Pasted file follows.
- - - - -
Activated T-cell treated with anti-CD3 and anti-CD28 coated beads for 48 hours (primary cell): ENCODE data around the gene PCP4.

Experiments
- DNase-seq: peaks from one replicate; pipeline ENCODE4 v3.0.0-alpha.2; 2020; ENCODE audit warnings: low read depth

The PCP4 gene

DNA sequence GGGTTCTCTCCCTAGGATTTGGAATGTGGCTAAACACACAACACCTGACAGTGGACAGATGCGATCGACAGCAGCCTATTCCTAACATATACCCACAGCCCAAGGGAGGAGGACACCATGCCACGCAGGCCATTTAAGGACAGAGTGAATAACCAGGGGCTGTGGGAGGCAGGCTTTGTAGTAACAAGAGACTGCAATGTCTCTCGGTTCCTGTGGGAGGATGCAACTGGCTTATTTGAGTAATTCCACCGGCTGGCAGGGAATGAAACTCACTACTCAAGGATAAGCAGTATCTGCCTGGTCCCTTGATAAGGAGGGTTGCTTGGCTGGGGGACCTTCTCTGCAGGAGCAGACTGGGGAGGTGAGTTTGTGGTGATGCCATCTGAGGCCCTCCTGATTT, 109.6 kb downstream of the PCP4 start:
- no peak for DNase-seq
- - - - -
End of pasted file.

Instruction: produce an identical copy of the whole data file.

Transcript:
Activated T-cell treated with anti-CD3 and anti-CD28 coated beads for 48 hours (primary cell): ENCODE data around the gene PCP4.

Experiments
- DNase-seq: peaks from one replicate; pipeline ENCODE4 v3.0.0-alpha.2; 2020; ENCODE audit warnings: low read depth

The PCP4 gene

DNA sequence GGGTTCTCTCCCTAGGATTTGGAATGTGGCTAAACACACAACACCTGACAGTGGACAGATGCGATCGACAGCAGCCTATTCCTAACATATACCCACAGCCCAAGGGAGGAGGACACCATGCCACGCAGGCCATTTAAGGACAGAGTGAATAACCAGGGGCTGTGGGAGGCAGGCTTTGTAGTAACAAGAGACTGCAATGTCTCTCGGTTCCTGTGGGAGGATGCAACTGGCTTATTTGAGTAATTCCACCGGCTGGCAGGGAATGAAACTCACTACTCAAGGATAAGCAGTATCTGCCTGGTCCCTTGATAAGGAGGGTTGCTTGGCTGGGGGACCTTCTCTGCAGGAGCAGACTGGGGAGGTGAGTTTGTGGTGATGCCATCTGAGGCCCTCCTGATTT, 109.6 kb downstream of the PCP4 start:
- no peak for DNase-seq